Tivity Software Bilks OSX Humping High School Teacher

High school teacher and Consumerist reader James J. assured by software salesman that OSX release imminent. Teacher plans year’s curriculum around that software. Software goes vaporware; high school gets stuck holding the bill for eight useless licenses. Hey, your tax dollars at work!

James is plenty upset that he just flushed an entire year’s curriculum in New Media down the toilet because he fell for some oily salesman’s pitch. Hey, who wouldn’t be? Although we would point out the foolishness of purchasing a non-existent product based on the promises of imminence from a guy working off commission, James puts it pretty eloquently when he writes “if you can’t use trust at all, life’s just one big purgatory of paranoia.” Naive, perhaps, but that’s the way the world should work, and we wouldn’t be consumerists if we didn’t cling to that ideal in one way or another.

James’ story after the jump:

I’m a total Consumerist fan – it’s a great place to vent spleen about insensitive, ignorant, incompetent, in-whatever companies and services, and even endow those rare few with a well-deserved halo. So now I have something to bitch about.

I’ll be the first (okay, maybe third) that I probably walked into this one, but on the other hand, if you can’t use trust at all, life’s just one big purgatory of paranoia. I teach art with technology (we call it New Media) at a small midwestern high school. One of the software programs we tried and dumped was Flash. Awesome features, and ridiculously steep learning curve. But I needed/wanted something I could use to teach kids interactive design. I needed something with a shallow learning curve, inexpensive, easy to use… and Mac-compatible. Yes, we’re an all-Mac school here and fiercely proud of it.

Enter Xtivity, published by Tivity Software (http://www.tivity.com). They seem to be a division or spin-off or conjoined fetus of AutoFX, the company that makes some really cool Photoshop plug-ins. After hearing about them last fall, I contacted them to get more information. I found out that the product as initially released, was Windows-only, but that an OS X version was imminent – within a couple of months, I was told. I was also informed that I could purchase Xtivity at that time and when the OS X version was released, I could use the same licenses on that version. Even the website indicates that, both in a product page and on the user forums. Sounded good to me – we have one lab that’s all Windows, so I figured I could house Xtivity temporarily in there until the OS X version was out, whereupon I would install it in my own classroom lab. So I bought 8 licenses.

Over the fall and into the winter, I kept getting assurances from my contact at Tivity that the OS X version was not far off. Says the same thing on the website. I wanted to start using it in the winter months, but it never showed up, and the Windows lab was not as useful to me as I thought it might be – none of the tools or equipment I use for teaching were available in that lab.

So here we are at spring, where I have given up on using Xtivity in my classroom for this year. In the meantime, I was happily provided the funds for a new classroom lab and 14 new Intel iMacs. So I’m thinking I’m already sitting on 8 Xtivity licenses, and a last-minute opportunity to use some title funds comes up, so I get 6 more licenses to fill out the extra machines. Because I’m deaf, I have a colleague place a call for me to Tivity to find out about the OS X release. And we discover that, for all intents and purposes, the OS X version is pretty much vaporware. Not only that, but the rep who sold all of this to me is no longer working there. I peruse the website and forums and I discover that, apart from some pretty noncommittal replies to queries about an OS X version from hopeful users such as myself, there is nothing from Tivity in the way of answers.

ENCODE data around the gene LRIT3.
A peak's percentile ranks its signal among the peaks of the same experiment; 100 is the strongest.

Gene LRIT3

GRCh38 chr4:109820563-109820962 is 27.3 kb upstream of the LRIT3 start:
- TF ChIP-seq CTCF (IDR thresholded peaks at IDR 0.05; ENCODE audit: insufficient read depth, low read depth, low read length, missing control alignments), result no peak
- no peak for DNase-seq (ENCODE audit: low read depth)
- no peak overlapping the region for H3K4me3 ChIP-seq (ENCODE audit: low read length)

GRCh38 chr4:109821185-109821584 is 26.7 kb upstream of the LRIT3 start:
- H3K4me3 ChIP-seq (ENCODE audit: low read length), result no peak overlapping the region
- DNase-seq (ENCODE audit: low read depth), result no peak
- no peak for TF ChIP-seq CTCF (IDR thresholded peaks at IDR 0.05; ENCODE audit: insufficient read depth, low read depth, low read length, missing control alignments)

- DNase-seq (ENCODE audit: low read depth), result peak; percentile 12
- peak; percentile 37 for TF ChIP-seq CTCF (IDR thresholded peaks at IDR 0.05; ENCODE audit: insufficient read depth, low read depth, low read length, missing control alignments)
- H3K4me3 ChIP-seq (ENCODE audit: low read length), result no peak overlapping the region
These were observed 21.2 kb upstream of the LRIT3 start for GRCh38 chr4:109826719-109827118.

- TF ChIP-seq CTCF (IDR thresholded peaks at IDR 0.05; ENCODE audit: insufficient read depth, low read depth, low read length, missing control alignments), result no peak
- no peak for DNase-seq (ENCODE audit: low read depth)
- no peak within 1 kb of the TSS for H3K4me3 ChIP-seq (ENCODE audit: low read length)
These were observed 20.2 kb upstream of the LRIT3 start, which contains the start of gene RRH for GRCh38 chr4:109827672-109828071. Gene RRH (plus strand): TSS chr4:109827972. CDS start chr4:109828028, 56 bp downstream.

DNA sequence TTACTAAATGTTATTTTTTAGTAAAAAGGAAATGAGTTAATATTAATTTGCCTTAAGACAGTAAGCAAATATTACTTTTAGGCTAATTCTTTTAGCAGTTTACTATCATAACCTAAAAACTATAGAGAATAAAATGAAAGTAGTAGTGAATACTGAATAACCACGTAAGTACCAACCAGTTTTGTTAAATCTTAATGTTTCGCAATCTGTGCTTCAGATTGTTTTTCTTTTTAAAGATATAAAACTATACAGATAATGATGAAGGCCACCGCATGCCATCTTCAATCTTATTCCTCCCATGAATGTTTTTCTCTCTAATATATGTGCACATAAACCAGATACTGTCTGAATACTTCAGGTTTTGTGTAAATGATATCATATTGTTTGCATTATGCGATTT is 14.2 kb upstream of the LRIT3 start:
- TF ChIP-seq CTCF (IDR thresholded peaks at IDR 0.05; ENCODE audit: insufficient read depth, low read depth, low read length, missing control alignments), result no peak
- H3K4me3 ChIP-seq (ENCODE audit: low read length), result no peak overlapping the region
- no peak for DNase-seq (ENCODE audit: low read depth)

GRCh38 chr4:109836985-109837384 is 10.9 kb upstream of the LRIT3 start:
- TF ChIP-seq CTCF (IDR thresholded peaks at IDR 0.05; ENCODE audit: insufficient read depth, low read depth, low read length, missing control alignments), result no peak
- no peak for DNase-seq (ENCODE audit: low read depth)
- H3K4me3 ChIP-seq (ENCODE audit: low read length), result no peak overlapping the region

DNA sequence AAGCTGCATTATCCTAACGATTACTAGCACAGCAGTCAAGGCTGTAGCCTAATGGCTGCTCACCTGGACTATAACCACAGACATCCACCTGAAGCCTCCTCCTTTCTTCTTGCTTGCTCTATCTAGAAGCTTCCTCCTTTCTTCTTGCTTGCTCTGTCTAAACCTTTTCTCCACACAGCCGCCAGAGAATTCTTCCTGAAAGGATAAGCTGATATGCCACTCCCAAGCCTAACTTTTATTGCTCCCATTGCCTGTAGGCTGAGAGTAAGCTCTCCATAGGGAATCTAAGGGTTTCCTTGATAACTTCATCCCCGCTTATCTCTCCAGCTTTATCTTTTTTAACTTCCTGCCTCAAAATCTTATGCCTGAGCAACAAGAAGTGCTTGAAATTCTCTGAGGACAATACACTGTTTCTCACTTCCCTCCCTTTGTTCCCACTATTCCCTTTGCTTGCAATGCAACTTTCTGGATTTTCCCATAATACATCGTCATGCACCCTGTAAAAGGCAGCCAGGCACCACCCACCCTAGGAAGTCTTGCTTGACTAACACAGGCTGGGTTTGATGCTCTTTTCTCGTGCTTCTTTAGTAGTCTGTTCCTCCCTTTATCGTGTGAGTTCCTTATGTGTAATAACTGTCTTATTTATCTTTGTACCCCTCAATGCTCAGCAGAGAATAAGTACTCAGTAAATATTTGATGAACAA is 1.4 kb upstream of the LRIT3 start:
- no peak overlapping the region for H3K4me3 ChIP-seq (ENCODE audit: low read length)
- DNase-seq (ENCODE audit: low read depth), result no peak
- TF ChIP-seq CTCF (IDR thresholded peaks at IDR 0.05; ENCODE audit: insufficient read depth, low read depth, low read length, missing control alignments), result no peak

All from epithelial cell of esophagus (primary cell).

So basically I got baited and switched. I can probably get a refund for the first 8 licenses, but the book for the title funds is now closed, so we’d be stuck with 6 licenses anyway. And what’s worse, I’m stuck without an appropriate tool to teach my kids next year. None of the other solutions I’ve seen out there come close and I’m left feeling frustrated and angry with Tivity. If they weren’t going to commit to OS X, why even mention it on their website? OS X users would just assume this would be another instance of Mac marginalization and passed Tivity by. Granted, I got blinded by trust and optimism, and I’ve left some rants on Tivity’s own forums expressing my displeasure and mild contempt – which will no doubt be purged by now – but I think they also need to show some integrity and just say, “nope, no hablo OS X here.”

Yes, I could install the beta of BootCamp on all those Intel iMacs – a beta in a classroom lab sounds real tasty – but what’s it gonna cost to get 14 copies of Windows, too?

As far as I’m concerned, Xtivity got some ‘splainin’ to do.”

Or is all this just lame?

Thanks for letting me rant. Keep up the vitriol – somewhere, somehow, some way, a corporate monkey burns in pain because of your good works!

Comments

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  1. AcidReign says:

    …..Anybody who’d pony up for 8 software licenses of a product that doesn’t exist yet… School budgets must in a whole lot better shape than we voters are being told!

    …..I wouldn’t even want version 1.0, for Mac or Windows, unless I had a lot of time to kill doing free debugging work! I can’t imagine a school IT director having this sort of time.

  2. gte910h says:

    When you are a large business such as a school, never pay a PO until you have the product in hand.